Interferences can take place in all levels of a language, to wit in phonology, at the lexical level and in syntax. Interferences in the pronunciation can be just temporal or else persistent, just as interferences on other levels of language. Examples for interferences at the level of phonology are having an accent or just temporarily pronouncing words in the wrong way with consonants or vowels from the respective other language. At the word level, one can instance lexical borrowings, loanshifts or “false friends” or the wrong usage of proverbs and idioms. Moreover, using the wrong prepositions and word order structures belongs to the interferences at the syntax level. I will go into more detail concerning these types of interferences when describing the actual case study in chapter 3. (Grosjean, 2010: pp.70-72)

In this context, it remains to be said that there is also a difference between three major types of interferences in the sense of their degree in which they have an impact on communication. According to Weinreich (1953), interferences can 1) have no negative effects on communication, 2) have a slight impact on communication, in the sense that communication/comprehension is still possible, but the utterance is not made according to the rules of the actually used language, and 3) make communication impossible, when the expression used by the bilingual causes confusion in his/her monolingual interlocutor. (Grosjean, 2010: p.73)

Concluding this section about interferences, it is important to add that even adult bilinguals still make interference mistakes and most of the time they do it unconsciously. Therefore, bilingual children should all the more be allowed to make interference mistakes. If not corrected too much or too enthusiastically, they will then even learn from these ‘mistakes’ by themselves, since situations, where interferences interrupt or hinder communication normally linger in the memory.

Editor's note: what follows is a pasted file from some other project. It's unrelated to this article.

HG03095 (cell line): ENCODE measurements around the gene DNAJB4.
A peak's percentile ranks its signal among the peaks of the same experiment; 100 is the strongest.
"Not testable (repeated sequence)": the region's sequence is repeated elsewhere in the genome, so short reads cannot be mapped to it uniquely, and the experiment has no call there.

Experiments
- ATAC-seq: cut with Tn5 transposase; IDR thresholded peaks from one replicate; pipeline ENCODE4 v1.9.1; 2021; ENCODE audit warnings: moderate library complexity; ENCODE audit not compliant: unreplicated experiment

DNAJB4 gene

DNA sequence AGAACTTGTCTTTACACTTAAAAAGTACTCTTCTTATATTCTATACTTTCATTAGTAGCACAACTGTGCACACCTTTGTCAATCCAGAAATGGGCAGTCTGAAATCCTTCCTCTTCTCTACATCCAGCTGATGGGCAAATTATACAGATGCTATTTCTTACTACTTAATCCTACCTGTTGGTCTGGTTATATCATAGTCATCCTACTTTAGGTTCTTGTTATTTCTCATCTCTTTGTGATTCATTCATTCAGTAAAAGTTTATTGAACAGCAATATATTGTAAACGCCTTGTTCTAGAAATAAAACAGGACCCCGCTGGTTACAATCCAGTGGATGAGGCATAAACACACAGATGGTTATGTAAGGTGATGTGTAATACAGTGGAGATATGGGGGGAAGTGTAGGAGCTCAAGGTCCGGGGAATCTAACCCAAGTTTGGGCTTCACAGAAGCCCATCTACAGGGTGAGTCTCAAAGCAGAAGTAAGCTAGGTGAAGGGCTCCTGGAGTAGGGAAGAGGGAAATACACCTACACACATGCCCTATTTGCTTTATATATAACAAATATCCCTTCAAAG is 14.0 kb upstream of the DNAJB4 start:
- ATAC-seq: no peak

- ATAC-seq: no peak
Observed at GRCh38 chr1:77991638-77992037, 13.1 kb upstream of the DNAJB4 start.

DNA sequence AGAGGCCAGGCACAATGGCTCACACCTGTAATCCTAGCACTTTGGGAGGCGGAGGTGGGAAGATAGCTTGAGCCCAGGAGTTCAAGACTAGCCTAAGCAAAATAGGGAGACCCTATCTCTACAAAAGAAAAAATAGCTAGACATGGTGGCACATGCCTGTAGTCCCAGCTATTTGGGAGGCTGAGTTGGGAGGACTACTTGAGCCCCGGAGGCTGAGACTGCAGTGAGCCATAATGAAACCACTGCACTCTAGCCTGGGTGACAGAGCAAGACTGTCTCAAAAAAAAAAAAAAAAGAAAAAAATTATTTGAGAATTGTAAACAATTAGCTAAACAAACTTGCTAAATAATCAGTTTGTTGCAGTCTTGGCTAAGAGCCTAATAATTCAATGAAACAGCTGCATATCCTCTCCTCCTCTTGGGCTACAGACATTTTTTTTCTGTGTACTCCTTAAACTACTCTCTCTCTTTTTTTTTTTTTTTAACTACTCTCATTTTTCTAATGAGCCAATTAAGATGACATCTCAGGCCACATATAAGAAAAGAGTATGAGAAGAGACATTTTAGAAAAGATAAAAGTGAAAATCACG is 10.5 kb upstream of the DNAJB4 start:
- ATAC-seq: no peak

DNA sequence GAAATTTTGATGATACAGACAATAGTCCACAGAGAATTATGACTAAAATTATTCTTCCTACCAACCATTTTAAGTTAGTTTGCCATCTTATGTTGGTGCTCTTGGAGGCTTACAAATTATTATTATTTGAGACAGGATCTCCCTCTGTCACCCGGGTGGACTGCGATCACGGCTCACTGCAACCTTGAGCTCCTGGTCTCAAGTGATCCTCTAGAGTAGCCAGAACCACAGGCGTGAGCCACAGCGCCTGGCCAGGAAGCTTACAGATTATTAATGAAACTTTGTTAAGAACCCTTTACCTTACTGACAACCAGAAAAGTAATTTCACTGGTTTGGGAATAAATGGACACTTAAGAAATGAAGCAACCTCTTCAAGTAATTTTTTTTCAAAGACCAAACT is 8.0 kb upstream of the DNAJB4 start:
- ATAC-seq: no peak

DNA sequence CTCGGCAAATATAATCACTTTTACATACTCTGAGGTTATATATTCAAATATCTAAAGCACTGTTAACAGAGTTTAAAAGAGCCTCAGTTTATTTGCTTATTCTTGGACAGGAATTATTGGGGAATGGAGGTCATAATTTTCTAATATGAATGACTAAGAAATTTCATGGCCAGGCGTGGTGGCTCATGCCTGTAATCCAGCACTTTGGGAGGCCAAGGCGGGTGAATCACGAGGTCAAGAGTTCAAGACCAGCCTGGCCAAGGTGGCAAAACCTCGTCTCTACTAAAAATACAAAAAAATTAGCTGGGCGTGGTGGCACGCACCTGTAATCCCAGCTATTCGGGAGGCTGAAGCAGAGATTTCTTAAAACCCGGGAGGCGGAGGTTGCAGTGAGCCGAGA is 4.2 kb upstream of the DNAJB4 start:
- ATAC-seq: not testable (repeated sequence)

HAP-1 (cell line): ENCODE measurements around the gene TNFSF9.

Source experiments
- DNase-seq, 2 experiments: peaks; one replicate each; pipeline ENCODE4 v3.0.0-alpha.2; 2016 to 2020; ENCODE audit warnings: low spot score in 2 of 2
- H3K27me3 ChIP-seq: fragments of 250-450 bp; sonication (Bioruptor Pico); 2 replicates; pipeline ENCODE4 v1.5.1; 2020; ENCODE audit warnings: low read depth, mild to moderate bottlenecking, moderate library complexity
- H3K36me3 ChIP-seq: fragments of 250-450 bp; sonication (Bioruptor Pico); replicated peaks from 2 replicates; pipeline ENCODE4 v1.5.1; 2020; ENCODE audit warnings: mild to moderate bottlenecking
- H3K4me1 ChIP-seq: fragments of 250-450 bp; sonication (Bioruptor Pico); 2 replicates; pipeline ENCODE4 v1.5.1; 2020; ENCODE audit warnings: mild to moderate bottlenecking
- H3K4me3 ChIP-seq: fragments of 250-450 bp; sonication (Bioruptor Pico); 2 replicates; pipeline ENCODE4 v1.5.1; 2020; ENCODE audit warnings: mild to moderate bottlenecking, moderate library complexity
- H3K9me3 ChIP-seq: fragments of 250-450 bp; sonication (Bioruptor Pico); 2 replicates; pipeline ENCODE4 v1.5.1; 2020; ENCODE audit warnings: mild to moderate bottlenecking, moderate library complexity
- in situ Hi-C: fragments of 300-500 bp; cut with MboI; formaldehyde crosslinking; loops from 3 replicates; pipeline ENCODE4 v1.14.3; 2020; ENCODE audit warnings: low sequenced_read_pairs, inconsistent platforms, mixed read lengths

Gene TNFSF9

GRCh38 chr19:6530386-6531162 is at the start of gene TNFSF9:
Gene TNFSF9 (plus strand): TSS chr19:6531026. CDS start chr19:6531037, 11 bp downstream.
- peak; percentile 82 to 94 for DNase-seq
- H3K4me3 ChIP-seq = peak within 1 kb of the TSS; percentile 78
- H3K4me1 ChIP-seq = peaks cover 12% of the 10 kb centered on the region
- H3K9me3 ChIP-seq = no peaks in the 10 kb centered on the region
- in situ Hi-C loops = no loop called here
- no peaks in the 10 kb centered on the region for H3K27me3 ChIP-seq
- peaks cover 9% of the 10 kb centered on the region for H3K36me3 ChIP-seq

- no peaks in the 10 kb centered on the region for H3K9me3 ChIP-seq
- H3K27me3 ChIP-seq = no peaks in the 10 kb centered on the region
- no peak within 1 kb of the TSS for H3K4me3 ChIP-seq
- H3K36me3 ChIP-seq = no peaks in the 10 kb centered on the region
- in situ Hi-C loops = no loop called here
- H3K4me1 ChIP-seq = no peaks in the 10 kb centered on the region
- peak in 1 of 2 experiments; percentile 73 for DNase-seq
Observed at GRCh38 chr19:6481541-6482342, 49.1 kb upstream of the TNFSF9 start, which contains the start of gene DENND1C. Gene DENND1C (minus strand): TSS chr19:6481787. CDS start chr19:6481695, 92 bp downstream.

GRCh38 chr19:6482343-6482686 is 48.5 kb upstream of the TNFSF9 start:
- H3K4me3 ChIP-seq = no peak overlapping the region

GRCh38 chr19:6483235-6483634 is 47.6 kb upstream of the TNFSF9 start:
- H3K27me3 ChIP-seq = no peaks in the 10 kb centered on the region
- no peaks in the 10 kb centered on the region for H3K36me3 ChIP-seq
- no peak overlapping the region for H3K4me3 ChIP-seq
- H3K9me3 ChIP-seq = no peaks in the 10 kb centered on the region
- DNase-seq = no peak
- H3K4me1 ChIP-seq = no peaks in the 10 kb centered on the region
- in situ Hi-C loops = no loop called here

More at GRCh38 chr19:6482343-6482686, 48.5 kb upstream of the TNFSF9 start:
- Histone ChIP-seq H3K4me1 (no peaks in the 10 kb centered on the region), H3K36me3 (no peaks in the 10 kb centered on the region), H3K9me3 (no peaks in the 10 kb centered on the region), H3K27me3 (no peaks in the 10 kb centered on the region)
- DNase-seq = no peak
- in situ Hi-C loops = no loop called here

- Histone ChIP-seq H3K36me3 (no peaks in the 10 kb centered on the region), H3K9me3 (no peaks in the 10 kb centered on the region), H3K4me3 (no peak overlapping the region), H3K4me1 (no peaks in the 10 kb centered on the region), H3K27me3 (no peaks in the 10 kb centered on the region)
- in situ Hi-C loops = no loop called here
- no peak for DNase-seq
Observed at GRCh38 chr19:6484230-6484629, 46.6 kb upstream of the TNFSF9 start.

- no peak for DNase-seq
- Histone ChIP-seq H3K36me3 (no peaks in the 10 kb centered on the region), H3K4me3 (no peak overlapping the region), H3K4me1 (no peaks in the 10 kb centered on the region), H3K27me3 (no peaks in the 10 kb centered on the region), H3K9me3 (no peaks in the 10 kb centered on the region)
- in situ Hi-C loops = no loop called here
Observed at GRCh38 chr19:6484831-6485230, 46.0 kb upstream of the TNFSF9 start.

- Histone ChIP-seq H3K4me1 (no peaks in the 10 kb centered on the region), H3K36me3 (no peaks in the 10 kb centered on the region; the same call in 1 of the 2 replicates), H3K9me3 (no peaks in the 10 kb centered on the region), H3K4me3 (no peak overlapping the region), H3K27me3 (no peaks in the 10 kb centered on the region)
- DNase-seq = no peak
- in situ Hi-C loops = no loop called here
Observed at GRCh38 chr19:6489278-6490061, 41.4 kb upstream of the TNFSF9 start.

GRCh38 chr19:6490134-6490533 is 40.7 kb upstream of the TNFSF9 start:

2.4.2 Code-Mixing and -Switching

Apart from interferences, code-mixing and code-switching are two phenomena one encounters very often when reading about bilingualism. Before actually talking about these two very similar concepts of language mixing, in other words utterances or conversations “containing features of both languages” (Köppe/Meisel, 1995 : p.277), I will give short definitions of the two terms in order to distinguish them from each other. While code-switching is the bilingual speaker’s ability “to select the language according to external factors like the particular interlocutor, the situational context, the topic of conversation etc.” according to Köppe and Meisel (1995: p.277), code-mixing means that a bilingual speaker violates the rules of one of his/her language when he/she makes mixed utterances. Other authors like Grosjean or Genesee, however, use the two terms interchangeable, as the following definition from Genesee’s book Dual Language Development and Disorders (2008) shows: According to the author, code-mixing “is also sometimes referred to as code-switching.” (Genesee, 2008: p.216). Therefore, in this paper the term code-mixing will be used to refer to both, code-mixing and code-switching. I will not distinguish between code-mixing containing errors in the actually spoken language while code-switching doesn’t, I will only refer to the term code-mixing as “the use of elements from two languages in the same utterance or […] stretch of conversation” (Genesee, 2008: p.91).